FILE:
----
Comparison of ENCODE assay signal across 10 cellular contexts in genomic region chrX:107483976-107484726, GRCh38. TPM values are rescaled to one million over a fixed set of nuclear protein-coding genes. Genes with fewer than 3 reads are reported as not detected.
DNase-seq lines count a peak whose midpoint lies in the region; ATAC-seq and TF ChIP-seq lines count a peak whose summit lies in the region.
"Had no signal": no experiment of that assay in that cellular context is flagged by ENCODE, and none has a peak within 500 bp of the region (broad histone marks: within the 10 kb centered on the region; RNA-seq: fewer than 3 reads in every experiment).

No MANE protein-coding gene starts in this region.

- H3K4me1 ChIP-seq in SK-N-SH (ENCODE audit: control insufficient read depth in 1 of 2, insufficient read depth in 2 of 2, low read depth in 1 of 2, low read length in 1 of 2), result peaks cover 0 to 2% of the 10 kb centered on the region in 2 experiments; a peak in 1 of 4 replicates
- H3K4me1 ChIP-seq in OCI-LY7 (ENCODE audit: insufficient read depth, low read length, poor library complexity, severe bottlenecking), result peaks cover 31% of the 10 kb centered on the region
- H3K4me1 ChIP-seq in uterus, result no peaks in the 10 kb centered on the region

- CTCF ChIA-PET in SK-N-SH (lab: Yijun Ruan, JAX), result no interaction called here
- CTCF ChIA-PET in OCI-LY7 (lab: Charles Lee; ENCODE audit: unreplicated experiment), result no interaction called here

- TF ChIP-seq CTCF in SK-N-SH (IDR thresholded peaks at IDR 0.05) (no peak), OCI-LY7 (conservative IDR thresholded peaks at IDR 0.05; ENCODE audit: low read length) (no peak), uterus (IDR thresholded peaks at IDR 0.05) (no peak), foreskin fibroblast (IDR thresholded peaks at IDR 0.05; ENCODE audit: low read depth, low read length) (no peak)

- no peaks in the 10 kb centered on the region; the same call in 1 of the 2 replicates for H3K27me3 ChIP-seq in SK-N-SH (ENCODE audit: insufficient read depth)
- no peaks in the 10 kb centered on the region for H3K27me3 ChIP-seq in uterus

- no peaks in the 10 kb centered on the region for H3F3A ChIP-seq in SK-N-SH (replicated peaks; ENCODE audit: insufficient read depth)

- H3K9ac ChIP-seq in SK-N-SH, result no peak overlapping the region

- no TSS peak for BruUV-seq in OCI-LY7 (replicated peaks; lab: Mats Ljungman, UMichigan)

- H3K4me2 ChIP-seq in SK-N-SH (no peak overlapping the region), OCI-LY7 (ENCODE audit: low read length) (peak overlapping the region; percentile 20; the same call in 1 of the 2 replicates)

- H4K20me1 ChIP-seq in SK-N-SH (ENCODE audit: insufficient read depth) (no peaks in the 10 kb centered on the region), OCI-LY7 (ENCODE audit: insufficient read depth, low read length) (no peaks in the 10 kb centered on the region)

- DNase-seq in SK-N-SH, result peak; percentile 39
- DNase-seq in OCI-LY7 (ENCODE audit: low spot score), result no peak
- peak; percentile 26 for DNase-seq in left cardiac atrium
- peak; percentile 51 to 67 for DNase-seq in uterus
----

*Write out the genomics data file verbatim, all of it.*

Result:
Comparison of ENCODE assay signal across 10 cellular contexts in genomic region chrX:107483976-107484726, GRCh38. TPM values are rescaled to one million over a fixed set of nuclear protein-coding genes. Genes with fewer than 3 reads are reported as not detected.
DNase-seq lines count a peak whose midpoint lies in the region; ATAC-seq and TF ChIP-seq lines count a peak whose summit lies in the region.
"Had no signal": no experiment of that assay in that cellular context is flagged by ENCODE, and none has a peak within 500 bp of the region (broad histone marks: within the 10 kb centered on the region; RNA-seq: fewer than 3 reads in every experiment).

No MANE protein-coding gene starts in this region.

- H3K4me1 ChIP-seq in SK-N-SH (ENCODE audit: control insufficient read depth in 1 of 2, insufficient read depth in 2 of 2, low read depth in 1 of 2, low read length in 1 of 2), result peaks cover 0 to 2% of the 10 kb centered on the region in 2 experiments; a peak in 1 of 4 replicates
- H3K4me1 ChIP-seq in OCI-LY7 (ENCODE audit: insufficient read depth, low read length, poor library complexity, severe bottlenecking), result peaks cover 31% of the 10 kb centered on the region
- H3K4me1 ChIP-seq in uterus, result no peaks in the 10 kb centered on the region

- CTCF ChIA-PET in SK-N-SH (lab: Yijun Ruan, JAX), result no interaction called here
- CTCF ChIA-PET in OCI-LY7 (lab: Charles Lee; ENCODE audit: unreplicated experiment), result no interaction called here

- TF ChIP-seq CTCF in SK-N-SH (IDR thresholded peaks at IDR 0.05) (no peak), OCI-LY7 (conservative IDR thresholded peaks at IDR 0.05; ENCODE audit: low read length) (no peak), uterus (IDR thresholded peaks at IDR 0.05) (no peak), foreskin fibroblast (IDR thresholded peaks at IDR 0.05; ENCODE audit: low read depth, low read length) (no peak)

- no peaks in the 10 kb centered on the region; the same call in 1 of the 2 replicates for H3K27me3 ChIP-seq in SK-N-SH (ENCODE audit: insufficient read depth)
- no peaks in the 10 kb centered on the region for H3K27me3 ChIP-seq in uterus

- no peaks in the 10 kb centered on the region for H3F3A ChIP-seq in SK-N-SH (replicated peaks; ENCODE audit: insufficient read depth)

- H3K9ac ChIP-seq in SK-N-SH, result no peak overlapping the region

- no TSS peak for BruUV-seq in OCI-LY7 (replicated peaks; lab: Mats Ljungman, UMichigan)

- H3K4me2 ChIP-seq in SK-N-SH (no peak overlapping the region), OCI-LY7 (ENCODE audit: low read length) (peak overlapping the region; percentile 20; the same call in 1 of the 2 replicates)

- H4K20me1 ChIP-seq in SK-N-SH (ENCODE audit: insufficient read depth) (no peaks in the 10 kb centered on the region), OCI-LY7 (ENCODE audit: insufficient read depth, low read length) (no peaks in the 10 kb centered on the region)

- DNase-seq in SK-N-SH, result peak; percentile 39
- DNase-seq in OCI-LY7 (ENCODE audit: low spot score), result no peak
- peak; percentile 26 for DNase-seq in left cardiac atrium
- peak; percentile 51 to 67 for DNase-seq in uterus